Agriculture contributes 9.5% to the GDP and employs 17% of the world force. Though it has considerable arable lands where it is not mountainous, primitive farming methods, overworked and under-fertilized soil, poor seed and confoundingly stupid decisions from the central planning are among the obstacles to increased production. Though the population do not make ends meet, the state has replaced subsistence farming with commercial, and it produces watermelon, nuts, animal hides and spices, which it often can't sell and which results in her citizens starving. Manufacturing fares barely any better. It is dominated with steel and copper products, automobiles, home and electric appliances, telecommunications equipment, cement and industrial machinery. Rampant corruption, a lack of intellectual property protection, insufficient research and development and an inefficient Mohammedan banking system it is insistent on keeping have weakened its industrial capacities, and much of the 'manufacturing' is done through handicrafts and handwork. The defense industry is also a major economic contributor on the account of Turkey not being able to tap into international markets. Services are dominated by the so-called 'Vakf' foundations, the majority of which are sanctioned and embargoed by the global community due to their connections to the IRGC and the Qods Force in particular. Turkey's infrastructure is decrepit and in need of serious overhaul. It is made up of 63,000 km of roads and 5,483.49 km of rail. Several cities such as Constantinople, Smyrna, Ancyra, Bursa and Adana have their own rapid transit system, while urban rail can be found in different forms in many more cities. Major ports include Constantinople, Trebizond in the Black Sea, and Smyrna, Alexandretta and Antalya in the Mediterranean Sea. The Ayetollah Habipoglu Airport in Constantinople is the only major international airport in the country.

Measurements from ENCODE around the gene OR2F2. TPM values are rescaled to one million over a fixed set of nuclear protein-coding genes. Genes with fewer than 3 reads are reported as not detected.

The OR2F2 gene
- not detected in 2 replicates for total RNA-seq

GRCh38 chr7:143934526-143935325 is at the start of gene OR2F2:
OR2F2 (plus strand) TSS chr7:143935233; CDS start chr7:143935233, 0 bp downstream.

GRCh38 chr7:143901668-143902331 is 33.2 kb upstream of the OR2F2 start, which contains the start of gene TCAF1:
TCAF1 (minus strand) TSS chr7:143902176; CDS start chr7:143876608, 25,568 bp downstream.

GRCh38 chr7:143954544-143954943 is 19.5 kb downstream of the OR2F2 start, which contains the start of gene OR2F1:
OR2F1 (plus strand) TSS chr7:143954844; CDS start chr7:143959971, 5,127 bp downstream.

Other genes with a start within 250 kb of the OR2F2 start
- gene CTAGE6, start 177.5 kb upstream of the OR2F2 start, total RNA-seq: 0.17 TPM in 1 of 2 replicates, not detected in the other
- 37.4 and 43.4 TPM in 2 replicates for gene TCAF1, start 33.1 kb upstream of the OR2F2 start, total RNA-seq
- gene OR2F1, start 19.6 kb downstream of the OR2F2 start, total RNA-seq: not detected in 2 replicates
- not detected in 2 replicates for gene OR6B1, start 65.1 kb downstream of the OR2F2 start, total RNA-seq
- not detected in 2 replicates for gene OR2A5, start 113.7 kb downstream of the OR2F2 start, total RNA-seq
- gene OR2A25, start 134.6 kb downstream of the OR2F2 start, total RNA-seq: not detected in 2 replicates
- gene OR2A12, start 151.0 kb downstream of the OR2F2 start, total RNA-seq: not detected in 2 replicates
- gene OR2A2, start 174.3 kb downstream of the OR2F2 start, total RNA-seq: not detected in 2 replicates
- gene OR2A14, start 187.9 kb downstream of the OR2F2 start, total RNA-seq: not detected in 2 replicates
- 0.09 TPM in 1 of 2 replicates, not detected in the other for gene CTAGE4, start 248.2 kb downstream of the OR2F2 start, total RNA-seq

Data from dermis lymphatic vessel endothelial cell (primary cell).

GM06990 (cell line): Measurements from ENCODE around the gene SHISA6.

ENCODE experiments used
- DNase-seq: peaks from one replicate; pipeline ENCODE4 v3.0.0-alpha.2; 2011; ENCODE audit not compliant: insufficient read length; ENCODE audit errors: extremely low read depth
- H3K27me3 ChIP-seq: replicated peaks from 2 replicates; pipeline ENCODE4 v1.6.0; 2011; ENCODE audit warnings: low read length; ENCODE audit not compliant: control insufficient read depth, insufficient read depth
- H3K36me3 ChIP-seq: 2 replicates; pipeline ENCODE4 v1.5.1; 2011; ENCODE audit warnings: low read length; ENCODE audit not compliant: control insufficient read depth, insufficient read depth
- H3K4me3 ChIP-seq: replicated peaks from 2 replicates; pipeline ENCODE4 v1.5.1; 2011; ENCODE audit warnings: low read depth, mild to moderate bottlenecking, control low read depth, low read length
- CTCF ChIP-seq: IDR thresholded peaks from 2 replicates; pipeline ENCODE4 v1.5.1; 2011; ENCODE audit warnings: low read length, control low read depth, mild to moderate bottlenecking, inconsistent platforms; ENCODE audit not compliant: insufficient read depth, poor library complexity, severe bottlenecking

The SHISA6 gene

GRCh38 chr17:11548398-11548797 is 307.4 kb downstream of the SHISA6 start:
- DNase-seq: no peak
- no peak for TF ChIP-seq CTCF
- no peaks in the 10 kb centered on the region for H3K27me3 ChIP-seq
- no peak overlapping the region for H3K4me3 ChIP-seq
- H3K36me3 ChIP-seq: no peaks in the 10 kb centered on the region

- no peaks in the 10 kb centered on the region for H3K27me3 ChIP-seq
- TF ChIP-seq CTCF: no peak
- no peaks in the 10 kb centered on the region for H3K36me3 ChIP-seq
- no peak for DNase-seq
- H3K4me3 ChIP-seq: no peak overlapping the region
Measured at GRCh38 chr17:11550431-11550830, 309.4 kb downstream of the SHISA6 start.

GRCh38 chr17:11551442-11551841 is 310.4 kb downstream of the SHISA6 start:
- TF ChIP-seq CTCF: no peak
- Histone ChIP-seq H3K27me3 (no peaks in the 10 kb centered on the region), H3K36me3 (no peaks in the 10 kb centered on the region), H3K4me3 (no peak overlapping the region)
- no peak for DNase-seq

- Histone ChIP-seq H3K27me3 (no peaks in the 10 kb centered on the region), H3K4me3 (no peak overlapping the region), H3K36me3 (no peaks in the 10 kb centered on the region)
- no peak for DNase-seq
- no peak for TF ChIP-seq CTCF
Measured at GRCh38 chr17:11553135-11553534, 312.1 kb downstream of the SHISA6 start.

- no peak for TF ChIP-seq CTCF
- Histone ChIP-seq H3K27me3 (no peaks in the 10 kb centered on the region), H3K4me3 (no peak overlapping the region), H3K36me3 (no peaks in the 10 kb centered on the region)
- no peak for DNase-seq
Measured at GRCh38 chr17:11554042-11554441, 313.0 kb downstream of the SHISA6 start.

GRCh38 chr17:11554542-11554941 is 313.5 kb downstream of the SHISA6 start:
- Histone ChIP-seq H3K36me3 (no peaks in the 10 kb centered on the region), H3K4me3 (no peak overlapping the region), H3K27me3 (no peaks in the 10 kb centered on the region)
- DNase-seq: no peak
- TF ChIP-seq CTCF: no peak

Turkey does not boast a good standard of living or quality of life. The GDP per capita is low, albeit not the lowest, while the HDI score is classified as 'medium' at best, and both have been falling in the recent years. Though the Turkish constitution obliges the government to provide basic healthcare, welfare, education and housing to all citizens, the lack of funds and corruption rampant in Turkey has made this a legal fiction. This, as well as political oppression and persecution, has made Turkey face a dramatic brain- and labor drain.


Hagia Sophia, profaned into a Mohammedan Mosque
As of April 2021, Turkey has a population of 54.2 million, which makes it the 2nd most populated in the Near East. Egypt has a population density of 69.2 per square kilometer. 46.87% of the population are aged 25-54, while 28.7% are aged below 15. This, added to the total fertility rate of 1.63, is projected to result in a demographic crisis in the near future. Meanwhile Turkish citizens have a life expectancy of 71.2 years, and the median age is 28.4, a number that has only been rising since the 1990s. Constantinople, the national capital, has a population of 14.7 million and is Turkey's largest population center and makes up 25% of its total population. Other major urban centers include Ancyra (3.2 million), Smyrna (1.9 million), Bursa (1.3 million) and Adana (1.13 million).